Machiavelli’s main man
THE NAME Borgia is synonymous with Renaissance decadence, treachery and ruthless realpolitik. The tales of the handsome and bloodthirsty condottiere Cesare Borgia; his father, Pope Alexander VI, and his sister, the beautiful Lucrezia, who may (or may not) have also been his lover, have spawned an endless number of tales, poems, novels, operas and movies.
Leaving aside the stuff of legend -- that Borgia held a ritual orgy, known as the Banquet of the Chestnuts, in the Vatican palaces, cloaked himself in black to hide the ravages of syphilis on his face and murdered his sister’s husband out of jealousy -- there is enough in the historical record to make a great novel.
He was one of four illegitimate children born to Roderic Borja, then a Spanish cardinal (the name became Borgia in Italy), and his Italian mistress, Vanozza dei Cattanei. Pope Alexander made Borgia a cardinal at the age of 18 -- scandalous even by the nepotistic standards of the time -- while placing his older son, Giovanni, at the head of the Vatican army.
When Giovanni was assassinated, his brother took over his position, giving rise to the rumor that young Cesare Borgia had done Giovanni in.
A daring military adventurer, Borgia worked to strengthen the papacy’s hold on central and northern Italy and to carve out what he hoped would be a kingdom for himself that might rival Venice and Naples.
Perhaps his most enduring claim on our attention is that his deeds and misdeeds attracted the notice of a young Florentine government servant named Niccolo Machiavelli, who had spent time as an emissary in Borgia’s court and wrote back long reports about the young man commonly known as the Duke Valentino, one of many titles he held.
One of the most famous of the surviving reports is known as the “Description of the Methods Adopted by the Duke Valentino when Murdering Vitellozzo Vitelli ... “ in which Machiavelli, with some admiration, writes of the shrewdness with which Borgia lured his principal rivals to the town of Sinigalia and had them strangled.
Borgia is one of the main -- and most vivid -- characters in Machiavelli’s masterpiece, “The Prince,” which explains the art of statecraft. Much of Chapter 7 of “The Prince,” for instance, is taken up with the career of Borgia as part of a rumination on how to hold power not with one’s own troops but with those belonging to someone else. Borgia had taken the region of Romagna with French troops but, on assuming power, bought the services of mercenaries in order to establish greater autonomy. So as not to depend on these dangerous, unreliable men, he then began to develop his own troops.
“I will never fear to cite Cesare Borgia and his actions,” Machiavelli wrote, even though by this time Borgia had died in exile (500 years ago tomorrow), having lost power after his father’s death.
Machiavelli again cites the example of Borgia in taking up the question of “whether it is better to be loved than feared.” Not unsurprisingly, Machiavelli writes that, if one had to choose, it is better to be feared than loved: “Cesare Borgia was considered cruel; nonetheless, that cruelty united Romagna and brought it peace and stability. On careful reflection, he was more merciful than the Florentines, who, in order to avoid being seen as cruel, allowed Pistoia to be destroyed.”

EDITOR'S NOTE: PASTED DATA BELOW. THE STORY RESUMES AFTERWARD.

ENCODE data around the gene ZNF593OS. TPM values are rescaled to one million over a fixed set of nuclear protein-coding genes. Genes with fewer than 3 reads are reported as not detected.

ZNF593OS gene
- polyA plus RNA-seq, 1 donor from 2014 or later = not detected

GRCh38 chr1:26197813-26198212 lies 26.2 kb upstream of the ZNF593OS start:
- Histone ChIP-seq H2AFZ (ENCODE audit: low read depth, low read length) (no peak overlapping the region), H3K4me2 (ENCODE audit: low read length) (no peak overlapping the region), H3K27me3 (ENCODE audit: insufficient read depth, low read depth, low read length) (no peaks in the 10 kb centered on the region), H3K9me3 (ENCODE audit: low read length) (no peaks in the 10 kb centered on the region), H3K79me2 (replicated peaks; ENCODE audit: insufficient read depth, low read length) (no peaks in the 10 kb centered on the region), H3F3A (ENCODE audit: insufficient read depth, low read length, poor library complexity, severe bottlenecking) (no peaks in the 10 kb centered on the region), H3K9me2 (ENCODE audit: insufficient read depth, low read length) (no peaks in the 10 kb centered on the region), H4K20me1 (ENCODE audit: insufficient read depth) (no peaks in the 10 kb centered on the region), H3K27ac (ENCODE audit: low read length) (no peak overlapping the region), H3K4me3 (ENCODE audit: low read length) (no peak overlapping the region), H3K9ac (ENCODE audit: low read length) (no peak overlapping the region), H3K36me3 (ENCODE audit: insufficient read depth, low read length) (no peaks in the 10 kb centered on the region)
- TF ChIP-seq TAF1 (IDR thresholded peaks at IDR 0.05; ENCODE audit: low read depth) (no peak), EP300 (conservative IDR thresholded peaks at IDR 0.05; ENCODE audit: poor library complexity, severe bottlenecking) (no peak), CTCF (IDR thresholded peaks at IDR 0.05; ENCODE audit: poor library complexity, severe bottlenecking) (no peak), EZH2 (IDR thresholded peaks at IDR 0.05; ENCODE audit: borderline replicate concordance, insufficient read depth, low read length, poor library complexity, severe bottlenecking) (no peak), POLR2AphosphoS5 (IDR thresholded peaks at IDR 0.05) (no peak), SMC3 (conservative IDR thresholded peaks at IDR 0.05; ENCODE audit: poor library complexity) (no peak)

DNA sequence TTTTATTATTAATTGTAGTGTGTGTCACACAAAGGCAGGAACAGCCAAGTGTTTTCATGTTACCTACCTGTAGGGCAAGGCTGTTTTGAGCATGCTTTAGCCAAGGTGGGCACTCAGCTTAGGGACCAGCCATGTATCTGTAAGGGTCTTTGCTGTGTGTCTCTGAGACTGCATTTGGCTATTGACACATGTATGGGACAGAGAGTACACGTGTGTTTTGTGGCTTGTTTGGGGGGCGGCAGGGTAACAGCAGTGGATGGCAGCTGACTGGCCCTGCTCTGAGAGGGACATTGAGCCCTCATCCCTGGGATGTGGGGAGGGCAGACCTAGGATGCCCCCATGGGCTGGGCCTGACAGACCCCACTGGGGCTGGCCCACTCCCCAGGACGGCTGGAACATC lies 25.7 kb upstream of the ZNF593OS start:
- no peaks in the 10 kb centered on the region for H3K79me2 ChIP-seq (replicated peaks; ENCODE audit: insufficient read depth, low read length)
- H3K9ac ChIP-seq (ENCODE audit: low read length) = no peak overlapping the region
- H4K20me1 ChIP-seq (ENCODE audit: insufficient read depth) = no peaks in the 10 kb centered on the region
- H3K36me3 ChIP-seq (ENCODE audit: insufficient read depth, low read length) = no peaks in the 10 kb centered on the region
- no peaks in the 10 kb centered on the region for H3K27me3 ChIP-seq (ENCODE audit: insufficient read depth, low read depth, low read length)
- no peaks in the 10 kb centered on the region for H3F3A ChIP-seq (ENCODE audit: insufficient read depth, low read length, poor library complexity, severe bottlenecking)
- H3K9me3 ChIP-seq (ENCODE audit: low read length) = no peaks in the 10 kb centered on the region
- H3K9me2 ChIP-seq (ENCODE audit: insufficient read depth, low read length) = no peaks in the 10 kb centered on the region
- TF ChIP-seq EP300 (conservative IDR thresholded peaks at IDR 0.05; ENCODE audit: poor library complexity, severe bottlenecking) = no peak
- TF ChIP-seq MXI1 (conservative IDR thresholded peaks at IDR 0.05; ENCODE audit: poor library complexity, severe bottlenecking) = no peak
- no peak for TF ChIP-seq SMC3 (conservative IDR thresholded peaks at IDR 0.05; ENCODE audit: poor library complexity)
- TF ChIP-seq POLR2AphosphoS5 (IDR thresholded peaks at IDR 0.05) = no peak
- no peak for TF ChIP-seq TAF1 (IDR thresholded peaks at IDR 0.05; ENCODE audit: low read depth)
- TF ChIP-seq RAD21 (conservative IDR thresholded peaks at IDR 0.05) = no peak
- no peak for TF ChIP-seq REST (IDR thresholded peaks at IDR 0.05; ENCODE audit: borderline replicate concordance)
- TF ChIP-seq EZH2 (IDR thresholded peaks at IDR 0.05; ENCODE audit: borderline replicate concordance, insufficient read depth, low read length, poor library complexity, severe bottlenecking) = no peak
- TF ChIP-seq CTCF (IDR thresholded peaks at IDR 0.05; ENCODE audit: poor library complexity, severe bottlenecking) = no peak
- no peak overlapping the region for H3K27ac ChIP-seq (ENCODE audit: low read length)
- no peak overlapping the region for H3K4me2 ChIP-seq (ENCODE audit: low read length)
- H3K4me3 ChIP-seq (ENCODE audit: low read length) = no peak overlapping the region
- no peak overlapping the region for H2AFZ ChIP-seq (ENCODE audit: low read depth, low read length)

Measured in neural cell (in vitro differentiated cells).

Machiavelli (like Borgia himself) has been accused, unfairly, of glorifying cruelty and treachery. This is not the case. Machiavelli wrote that it is proper for a prince to want the affection of his people -- but not at the expense of disorder. “Too much mercy,” he writes, “allows disorders to go on, from which spring killings or depredations.”
The great virtue of Machiavelli was in transforming the discussion of politics from the sphere of how we wish it were practiced to the realm of how it actually is practiced. Wishful thinking and good intentions, he understood, often lead to failure and tragedy. It is not possible to achieve any larger social good, Machiavelli wrote, without a clear-eyed consideration of political power.
When Machiavelli began his career, the smell of burnt flesh still lingered in the air outside his office in the Piazza della Signoria, where the monk Girolamo Savonarola had been burned at the stake days earlier.
Savonarola had tried to create a moral revolution in Florence and ousted the powerful Medici, but he had no means with which to defend the city. “Hence it is that all armed prophets have conquered, and the unarmed ones have been destroyed,” Machiavelli wrote.
Machiavelli’s thinking was shaped by the central political tragedy of his time. In 1494, King Charles VIII of France invaded Italy, an example later followed by Spain and Austria -- resulting in nearly 400 years of rule by outsiders. The rise of the nation-state, and of large standing armies, would prove too much for the rich, brilliant but politically divided Italian city-states.
It was Machiavelli’s dream that Italy -- under a strong leader like Borgia or one of the Medici -- might unite to be able to meet its principal threats on equal terms. The result of its failure to do so was nearly four centuries of foreign domination and an increasingly marginal place in the world.
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